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Density matrix for QFT from the path integral?

  1. Aug 20, 2006 #1
    (1) How does one obtain the density matrix formalism for quantum fields from the path integral?

    (2) Suppose I have a box containing interacting particles of different kinds. Is it possible to incorporate into the density matrix formalism both a non-zero temperature T as well as a time t dependence on the distribution f(T,t,p) of the various particles? (I've seen treatments on finite temperature field theory, where imaginary time is identified with inverse temperature, but I'm wondering how we can include both T and t.)

    Thanks for any input.
  2. jcsd
  3. Aug 21, 2006 #2


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    If you are talking in the contex of Thermo Field Dynamics (TFD), then you should look at (Matsumoto et al.);

    Phys Rev (1983),D28,1931.
    Phys. Lett (1984),140B,53.
    Phys Rev (1984),D29,2838.
    Phys Rev (1984),D29,1116.

    You will find the answer to your 2nd question in any one of the above references, which is Yes you can, but it turned out that the two formalsims are identical.

    As for your 1st question, I suppose, you could always use the relation

    [tex]<T{\phi(x_{1})....\phi(x_{n})}> = Tr[T{\phi(x_{1})...}\rho][/tex]


  4. Aug 22, 2006 #3
    wandering.the.cosmos, I would very much like to know how long you have had this idea for? I may be workin on a very similar thing. There has not been to much work on these things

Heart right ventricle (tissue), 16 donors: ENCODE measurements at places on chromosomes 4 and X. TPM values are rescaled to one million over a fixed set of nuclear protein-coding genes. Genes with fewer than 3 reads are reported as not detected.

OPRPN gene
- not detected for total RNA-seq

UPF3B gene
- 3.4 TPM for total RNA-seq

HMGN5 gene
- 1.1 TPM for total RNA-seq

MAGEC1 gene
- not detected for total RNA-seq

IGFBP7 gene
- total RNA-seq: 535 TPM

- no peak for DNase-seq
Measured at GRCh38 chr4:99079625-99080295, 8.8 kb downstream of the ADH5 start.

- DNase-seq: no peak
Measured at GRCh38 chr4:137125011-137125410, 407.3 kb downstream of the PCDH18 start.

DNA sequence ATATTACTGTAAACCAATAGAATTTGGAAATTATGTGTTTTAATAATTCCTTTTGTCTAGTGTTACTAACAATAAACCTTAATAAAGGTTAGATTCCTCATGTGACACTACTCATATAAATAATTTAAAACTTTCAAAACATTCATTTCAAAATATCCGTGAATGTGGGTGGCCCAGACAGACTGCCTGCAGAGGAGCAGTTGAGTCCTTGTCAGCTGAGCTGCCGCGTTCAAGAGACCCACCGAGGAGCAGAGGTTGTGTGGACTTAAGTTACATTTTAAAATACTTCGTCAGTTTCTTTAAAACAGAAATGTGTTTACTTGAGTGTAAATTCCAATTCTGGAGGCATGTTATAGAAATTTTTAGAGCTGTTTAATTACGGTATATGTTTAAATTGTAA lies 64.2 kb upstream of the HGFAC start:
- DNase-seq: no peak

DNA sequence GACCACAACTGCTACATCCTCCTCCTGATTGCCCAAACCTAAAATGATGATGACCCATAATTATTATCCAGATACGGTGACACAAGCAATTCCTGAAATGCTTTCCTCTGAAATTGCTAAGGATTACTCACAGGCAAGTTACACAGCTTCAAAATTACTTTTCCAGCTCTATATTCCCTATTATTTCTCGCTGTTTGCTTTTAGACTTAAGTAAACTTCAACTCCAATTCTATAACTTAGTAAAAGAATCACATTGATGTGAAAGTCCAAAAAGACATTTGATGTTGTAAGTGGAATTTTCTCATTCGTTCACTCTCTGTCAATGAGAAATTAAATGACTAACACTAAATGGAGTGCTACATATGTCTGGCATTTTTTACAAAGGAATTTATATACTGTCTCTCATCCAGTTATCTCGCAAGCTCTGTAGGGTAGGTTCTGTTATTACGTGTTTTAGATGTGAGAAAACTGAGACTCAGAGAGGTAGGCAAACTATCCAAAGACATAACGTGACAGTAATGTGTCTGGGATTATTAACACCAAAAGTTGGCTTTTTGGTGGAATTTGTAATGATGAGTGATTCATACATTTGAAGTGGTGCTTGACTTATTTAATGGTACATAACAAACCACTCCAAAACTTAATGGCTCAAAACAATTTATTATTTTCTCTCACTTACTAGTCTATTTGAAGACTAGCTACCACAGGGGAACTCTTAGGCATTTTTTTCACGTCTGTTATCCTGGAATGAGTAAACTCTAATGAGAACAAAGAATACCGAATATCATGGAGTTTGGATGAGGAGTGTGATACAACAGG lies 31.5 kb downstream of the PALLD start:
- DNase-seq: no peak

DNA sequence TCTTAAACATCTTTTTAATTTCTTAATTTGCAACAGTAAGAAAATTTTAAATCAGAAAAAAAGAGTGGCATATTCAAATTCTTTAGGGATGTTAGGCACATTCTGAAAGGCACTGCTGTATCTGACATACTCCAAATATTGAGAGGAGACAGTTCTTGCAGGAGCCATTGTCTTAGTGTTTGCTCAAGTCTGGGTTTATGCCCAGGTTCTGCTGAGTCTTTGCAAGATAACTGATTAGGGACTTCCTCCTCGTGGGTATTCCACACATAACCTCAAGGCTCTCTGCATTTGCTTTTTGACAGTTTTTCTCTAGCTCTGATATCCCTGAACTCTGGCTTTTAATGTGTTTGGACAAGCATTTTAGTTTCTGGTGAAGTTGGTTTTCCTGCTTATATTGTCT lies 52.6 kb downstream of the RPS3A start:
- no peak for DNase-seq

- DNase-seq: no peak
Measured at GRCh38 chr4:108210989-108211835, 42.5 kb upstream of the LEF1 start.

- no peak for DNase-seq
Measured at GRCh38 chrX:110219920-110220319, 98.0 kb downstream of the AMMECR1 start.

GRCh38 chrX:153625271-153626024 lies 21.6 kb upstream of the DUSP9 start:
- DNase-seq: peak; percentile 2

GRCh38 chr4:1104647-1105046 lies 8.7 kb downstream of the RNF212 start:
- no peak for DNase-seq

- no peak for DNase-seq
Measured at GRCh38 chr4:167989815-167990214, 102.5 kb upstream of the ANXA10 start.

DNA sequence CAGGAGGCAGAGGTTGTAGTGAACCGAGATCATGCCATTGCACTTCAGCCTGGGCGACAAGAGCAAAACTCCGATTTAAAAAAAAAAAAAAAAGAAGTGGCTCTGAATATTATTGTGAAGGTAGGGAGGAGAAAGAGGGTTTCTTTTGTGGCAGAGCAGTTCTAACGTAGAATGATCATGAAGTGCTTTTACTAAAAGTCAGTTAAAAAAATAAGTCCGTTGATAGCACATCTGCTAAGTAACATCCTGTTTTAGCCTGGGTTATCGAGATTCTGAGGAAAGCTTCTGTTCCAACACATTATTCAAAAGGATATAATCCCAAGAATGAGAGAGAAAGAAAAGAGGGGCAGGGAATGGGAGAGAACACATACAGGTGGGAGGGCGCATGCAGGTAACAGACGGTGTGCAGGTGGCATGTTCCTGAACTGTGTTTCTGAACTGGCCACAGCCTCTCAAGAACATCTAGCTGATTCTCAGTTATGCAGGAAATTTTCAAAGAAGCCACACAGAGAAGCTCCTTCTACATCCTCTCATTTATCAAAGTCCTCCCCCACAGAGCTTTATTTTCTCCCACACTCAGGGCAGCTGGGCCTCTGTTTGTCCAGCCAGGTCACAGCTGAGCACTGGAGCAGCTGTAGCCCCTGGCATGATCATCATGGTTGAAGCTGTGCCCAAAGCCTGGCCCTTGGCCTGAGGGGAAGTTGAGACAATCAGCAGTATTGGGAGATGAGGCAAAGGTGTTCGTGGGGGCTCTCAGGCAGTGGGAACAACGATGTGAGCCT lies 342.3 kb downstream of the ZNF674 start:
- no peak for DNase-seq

5. Aug 23, 2006 #4
    I've had in my mind questions about such issues for perhaps 1-2 years, but have never really sat down to seriously work things out or see what has been done. One particular paper that I came across regarding these is

    E. Calzetta and B.L. Hu
    Nonequilibrium quantum fields: Closed-time-path effective action, Wigner function, and Boltzmann equation
    Phys. Rev. D 37, 2878–2900 (1988)

    But I am rather far from understanding it properly. They seemed to have obtained quantum Boltzmann kinetic equations from the path integral, including the BBGKY hierachy. My understanding is that the density matrix formalism ought to yield Boltzmann equations as a special case, so perhaps the above is what one needs to investigate such issues.

    What have you been working on, Epicurus?
    Last edited: Aug 23, 2006
  6. Aug 23, 2006 #5
    The path integral formulation of the thermal density matrix is able to give us the partition function for Boltzmann, Bosonic and fermionic systems. In this representation, particles are given as closed loops through a correspodance with imaginary time and inverse temperature. I have interested in time correlation functions in these systems.
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